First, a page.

"The answer was no," said Emad Al-Turk, a transplanted Palestinian who runs a Jackson engineering firm and is chairman of the Muslim museum. "We felt obliged to try to have a companion exhibit."

The result was an exhibit highlighting Islamic Spain, from the 8th century to the 15th. It also provided a broader introduction to Muslim religious beliefs, music and cultural innovations. Today, one corner of the museum resembles a miniature mosque; nearby is a mock souk, or marketplace, complete with baskets of colorful cloth and carpets and sacks of spices. Another section is done up as a Moroccan family room, with low sofas embracing an ornate wooden table topped with a tea service.

The museum depicts a Muslim reign of striking progress in Spain: paved streets and sophisticated irrigation systems, schools and libraries, bustling commerce, medical advances and learning that predated the Renaissance.

Presented too is a spirit of general tolerance toward Christians and Jews living in Muslim Spain -- a vision of multicultural coexistence that museum organizers offer for contemporary America. A video features brief appearances by members of Jackson's Muslim community, which numbers fewer than 1,000 but includes professors, computer scientists, doctors and others from all over the globe.

"We as Muslim Americans listen to the news and hear the stereotypes. We don't have the vehicle to portray the true image of Muslims, the positive contributions of Muslims," said Al-Turk, who moved to Mississippi 20 years ago. "We feel this is a positive way to do it."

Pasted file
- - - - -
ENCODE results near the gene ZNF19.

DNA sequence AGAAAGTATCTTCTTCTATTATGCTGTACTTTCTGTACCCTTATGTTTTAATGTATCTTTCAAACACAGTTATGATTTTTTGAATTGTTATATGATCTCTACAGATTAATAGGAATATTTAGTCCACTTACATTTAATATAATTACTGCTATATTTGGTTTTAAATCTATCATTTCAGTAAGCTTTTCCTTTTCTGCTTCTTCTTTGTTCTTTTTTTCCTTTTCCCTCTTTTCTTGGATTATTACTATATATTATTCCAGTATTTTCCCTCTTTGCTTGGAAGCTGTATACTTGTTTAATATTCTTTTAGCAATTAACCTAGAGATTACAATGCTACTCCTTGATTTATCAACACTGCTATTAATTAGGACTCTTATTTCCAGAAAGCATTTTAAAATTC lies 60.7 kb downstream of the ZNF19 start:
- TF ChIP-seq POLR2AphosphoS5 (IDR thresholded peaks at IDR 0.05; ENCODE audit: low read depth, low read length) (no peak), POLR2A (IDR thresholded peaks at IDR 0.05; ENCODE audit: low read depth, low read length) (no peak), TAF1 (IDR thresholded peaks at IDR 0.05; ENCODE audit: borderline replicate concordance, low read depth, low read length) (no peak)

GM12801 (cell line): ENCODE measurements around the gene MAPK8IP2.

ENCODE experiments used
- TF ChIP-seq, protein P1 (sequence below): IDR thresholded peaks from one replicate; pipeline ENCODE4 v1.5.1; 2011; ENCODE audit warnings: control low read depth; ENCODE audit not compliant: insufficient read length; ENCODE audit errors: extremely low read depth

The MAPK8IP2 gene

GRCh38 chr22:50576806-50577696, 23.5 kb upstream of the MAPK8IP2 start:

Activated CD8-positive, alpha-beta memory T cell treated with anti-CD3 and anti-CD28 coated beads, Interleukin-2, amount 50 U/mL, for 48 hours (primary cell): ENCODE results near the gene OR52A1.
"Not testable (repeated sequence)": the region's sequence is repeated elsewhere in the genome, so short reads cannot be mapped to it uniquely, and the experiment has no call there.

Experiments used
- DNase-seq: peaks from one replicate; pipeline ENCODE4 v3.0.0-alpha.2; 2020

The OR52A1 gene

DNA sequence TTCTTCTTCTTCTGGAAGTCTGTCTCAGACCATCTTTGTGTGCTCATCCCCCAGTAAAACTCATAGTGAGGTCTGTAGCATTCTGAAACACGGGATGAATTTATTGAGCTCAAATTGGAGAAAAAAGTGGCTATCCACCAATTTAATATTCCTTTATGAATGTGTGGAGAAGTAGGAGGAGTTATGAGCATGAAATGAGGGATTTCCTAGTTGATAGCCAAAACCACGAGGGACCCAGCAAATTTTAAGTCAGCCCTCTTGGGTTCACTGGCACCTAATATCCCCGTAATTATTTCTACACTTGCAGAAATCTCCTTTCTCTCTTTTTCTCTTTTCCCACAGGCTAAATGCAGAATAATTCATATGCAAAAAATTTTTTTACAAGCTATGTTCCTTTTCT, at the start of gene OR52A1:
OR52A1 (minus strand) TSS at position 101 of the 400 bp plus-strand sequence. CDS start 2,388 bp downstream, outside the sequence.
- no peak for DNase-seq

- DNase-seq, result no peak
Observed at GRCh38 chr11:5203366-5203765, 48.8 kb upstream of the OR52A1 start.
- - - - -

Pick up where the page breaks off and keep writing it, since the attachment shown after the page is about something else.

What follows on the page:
Museum officials say 11,000 visitors have strolled past the tile fountain inside the front door, although on a recent weekday morning there were none in sight. Rashid said visitors often ask her to reconcile the tolerant image of Islam presented in the museum with that of terrorists. Her answer: "These are people that are extremists. We don't call them Muslim extremists. They're extremists."

The museum effort has won support across religious lines.

"It's a great thing that that little museum is here. It's an educational moment and it provides understanding," said Macy B. Hart, president of the Goldring/Woldenberg Institute of Southern Jewish Life, also in Jackson.

The Roman Catholic bishop of Jackson, William Houck, calls the museum a "contribution to the community."

That the museum has survived so far gives admirers hope that it will last. Museum officials next plan an exhibit tracking the spread of Islam through Africa to the Americas. Under discussion too is a traveling exhibit that can be taken around the country.

Amid tense times, the museum's boosters are counting on curiosity to win out over animosity. "It's the spirit of the American people to want to know more -- to learn," Rashid said. "There's this spirit in America to rise up to find more information. It's not the ignorant population that wants to bury its head."